The latest analysis by research company BloombergNEF (BNEF) shows that the benchmark levelized cost of electricity,[1] or LCOE, for lithium-ion batteries has fallen 35% to $187 per megawatt-hour since the first half of 2018. Meanwhile, the benchmark LCOE for offshore wind has tumbled by 24%.

Onshore wind and photovoltaic solar have also gotten cheaper, their respective benchmark LCOE reaching $50 and $57 per megawatt-hour for projects starting construction in early 2019, down 10% and 18% on the equivalent figures of a year ago.

Elena Giannakopoulou, head of energy economics at BNEF, commented: “Looking back over this decade, there have been staggering improvements in the cost-competitiveness of these low-carbon options, thanks to technology innovation, economies of scale, stiff price competition and manufacturing experience.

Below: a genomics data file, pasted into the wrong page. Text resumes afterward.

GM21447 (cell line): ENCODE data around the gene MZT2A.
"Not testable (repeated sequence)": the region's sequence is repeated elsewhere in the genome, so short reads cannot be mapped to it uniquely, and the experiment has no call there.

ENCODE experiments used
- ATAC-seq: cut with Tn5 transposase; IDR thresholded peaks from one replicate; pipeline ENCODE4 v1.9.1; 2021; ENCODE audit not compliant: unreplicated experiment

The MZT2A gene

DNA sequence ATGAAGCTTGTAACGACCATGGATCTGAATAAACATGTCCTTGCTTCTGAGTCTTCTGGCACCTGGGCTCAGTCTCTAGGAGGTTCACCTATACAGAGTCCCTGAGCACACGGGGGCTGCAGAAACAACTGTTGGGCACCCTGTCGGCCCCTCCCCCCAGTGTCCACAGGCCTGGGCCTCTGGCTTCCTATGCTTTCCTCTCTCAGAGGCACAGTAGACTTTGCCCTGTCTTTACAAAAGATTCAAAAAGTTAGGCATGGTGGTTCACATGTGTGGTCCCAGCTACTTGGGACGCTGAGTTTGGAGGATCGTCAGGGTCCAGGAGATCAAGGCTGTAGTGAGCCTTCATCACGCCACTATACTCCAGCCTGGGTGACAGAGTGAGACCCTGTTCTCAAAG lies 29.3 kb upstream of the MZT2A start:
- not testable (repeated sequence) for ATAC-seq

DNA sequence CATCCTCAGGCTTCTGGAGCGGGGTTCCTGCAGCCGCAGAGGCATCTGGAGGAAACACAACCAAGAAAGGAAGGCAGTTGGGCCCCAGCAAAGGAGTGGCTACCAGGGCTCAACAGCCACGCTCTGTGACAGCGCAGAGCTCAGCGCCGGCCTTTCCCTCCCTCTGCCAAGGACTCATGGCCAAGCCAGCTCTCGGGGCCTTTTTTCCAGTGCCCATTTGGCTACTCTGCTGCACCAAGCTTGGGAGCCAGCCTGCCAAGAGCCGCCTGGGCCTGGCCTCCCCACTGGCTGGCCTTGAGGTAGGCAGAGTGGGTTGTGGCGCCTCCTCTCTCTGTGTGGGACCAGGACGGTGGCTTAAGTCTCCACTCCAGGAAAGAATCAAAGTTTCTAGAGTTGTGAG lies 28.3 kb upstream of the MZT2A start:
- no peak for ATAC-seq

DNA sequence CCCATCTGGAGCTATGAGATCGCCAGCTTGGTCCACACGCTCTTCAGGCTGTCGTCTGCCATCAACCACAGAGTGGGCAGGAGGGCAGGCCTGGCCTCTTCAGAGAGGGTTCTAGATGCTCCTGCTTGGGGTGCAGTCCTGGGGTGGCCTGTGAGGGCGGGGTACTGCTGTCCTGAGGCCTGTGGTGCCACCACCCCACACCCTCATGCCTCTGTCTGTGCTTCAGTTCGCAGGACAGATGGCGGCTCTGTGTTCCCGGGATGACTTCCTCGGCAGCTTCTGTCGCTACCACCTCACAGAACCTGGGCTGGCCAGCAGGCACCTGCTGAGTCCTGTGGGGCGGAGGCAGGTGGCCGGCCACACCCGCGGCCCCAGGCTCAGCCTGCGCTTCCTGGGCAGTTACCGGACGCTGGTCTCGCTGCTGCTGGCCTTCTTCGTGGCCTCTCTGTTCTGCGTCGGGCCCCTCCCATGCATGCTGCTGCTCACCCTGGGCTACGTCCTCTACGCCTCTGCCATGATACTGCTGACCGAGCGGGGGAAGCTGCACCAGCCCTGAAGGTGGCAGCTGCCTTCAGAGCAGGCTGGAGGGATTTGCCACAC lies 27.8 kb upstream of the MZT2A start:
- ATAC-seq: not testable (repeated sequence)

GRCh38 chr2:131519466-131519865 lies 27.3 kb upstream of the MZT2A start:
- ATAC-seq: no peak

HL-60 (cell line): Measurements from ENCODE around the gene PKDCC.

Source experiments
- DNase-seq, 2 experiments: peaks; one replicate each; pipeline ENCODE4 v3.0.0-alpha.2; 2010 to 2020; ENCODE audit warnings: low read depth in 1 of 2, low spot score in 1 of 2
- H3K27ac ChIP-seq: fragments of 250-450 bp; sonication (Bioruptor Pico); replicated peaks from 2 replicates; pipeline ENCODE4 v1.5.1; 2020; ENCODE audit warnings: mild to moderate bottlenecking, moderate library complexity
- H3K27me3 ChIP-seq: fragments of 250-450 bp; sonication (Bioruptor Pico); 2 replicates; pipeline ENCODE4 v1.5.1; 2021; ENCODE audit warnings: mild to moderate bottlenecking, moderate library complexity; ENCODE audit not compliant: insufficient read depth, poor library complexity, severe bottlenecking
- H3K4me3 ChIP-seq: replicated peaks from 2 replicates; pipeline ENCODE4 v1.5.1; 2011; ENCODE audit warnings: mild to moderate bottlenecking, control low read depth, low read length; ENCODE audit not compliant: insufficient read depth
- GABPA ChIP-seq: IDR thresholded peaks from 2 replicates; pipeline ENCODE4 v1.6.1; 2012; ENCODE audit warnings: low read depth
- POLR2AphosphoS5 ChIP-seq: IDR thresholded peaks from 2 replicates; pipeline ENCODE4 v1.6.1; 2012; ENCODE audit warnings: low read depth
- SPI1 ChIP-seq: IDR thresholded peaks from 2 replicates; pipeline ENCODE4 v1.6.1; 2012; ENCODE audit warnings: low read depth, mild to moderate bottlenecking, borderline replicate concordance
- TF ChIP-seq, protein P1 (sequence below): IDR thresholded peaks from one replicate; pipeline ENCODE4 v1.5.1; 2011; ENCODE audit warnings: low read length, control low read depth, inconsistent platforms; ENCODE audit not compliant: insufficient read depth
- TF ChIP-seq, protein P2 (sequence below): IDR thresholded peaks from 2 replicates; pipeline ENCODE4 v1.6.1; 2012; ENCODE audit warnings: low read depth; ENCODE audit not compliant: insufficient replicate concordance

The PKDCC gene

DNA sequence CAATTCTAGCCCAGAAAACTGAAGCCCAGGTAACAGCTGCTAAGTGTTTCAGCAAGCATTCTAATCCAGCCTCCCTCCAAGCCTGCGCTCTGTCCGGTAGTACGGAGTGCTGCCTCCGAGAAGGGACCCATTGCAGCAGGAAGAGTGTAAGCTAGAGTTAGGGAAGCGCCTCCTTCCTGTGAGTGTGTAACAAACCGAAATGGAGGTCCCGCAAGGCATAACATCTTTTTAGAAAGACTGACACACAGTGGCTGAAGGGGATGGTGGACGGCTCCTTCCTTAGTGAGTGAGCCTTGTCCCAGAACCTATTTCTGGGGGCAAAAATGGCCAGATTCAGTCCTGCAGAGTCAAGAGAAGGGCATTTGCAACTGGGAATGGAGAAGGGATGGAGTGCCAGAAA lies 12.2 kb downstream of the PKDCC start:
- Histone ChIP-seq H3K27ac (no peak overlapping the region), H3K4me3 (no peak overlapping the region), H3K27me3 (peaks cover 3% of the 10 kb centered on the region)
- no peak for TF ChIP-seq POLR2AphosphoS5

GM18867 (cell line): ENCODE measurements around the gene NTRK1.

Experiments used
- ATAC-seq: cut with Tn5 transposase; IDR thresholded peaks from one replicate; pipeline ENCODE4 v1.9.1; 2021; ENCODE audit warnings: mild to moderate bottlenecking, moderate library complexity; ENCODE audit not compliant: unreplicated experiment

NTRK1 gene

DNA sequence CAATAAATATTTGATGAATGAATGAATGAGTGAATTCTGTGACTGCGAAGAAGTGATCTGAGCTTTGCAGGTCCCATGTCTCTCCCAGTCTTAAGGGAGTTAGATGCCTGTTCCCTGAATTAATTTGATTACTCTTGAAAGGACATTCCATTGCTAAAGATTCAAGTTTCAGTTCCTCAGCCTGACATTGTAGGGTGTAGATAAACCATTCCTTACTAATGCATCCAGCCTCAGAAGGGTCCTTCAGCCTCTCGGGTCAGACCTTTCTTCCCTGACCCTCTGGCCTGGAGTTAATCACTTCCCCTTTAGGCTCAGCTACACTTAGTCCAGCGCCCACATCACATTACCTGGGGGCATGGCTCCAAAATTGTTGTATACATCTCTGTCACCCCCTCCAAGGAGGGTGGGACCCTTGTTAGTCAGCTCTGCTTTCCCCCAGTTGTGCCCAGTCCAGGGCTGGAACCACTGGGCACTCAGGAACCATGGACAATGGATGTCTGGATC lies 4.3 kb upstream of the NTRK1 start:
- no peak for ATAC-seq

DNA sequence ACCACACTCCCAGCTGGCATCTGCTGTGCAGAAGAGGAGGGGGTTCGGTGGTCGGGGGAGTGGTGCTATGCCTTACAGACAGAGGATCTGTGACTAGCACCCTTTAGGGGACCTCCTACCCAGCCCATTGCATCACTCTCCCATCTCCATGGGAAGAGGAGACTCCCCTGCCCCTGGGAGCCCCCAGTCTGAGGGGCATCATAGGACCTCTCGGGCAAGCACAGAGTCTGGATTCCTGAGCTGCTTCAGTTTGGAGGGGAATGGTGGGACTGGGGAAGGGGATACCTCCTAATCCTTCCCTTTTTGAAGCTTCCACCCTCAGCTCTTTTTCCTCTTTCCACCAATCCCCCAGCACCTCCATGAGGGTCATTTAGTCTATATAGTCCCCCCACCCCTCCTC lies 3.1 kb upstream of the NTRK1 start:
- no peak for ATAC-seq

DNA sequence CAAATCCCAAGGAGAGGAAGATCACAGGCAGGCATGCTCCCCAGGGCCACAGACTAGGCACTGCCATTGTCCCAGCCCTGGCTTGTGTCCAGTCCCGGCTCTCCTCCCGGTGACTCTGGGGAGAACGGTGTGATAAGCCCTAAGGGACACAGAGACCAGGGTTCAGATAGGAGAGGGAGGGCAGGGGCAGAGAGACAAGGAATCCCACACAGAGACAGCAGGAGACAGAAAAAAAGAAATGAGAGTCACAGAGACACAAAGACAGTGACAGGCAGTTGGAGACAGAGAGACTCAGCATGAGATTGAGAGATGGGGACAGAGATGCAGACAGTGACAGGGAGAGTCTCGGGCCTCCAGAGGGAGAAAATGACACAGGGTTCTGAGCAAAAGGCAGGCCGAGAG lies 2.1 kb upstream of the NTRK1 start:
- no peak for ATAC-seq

“Our analysis shows that the LCOE per megawatt-hour for onshore wind, solar PV and offshore wind have fallen by 49%, 84% and 56% respectively since 2010. That for lithium-ion battery storage has dropped by 76% since 2012, based on recent project costs and historical battery pack prices.”

The most striking finding in this LCOE Update, for the first-half of 2019, is on the cost improvements in lithium-ion batteries. These are opening up new opportunities for them to balance a renewables-heavy generation mix.

Batteries co-located with solar or wind projects are starting to compete, in many markets and without subsidy, with coal- and gas-fired generation for the provision of ‘dispatchable power’ that can be delivered whenever the grid needs it (as opposed to only when the wind is blowing, or the sun is shining).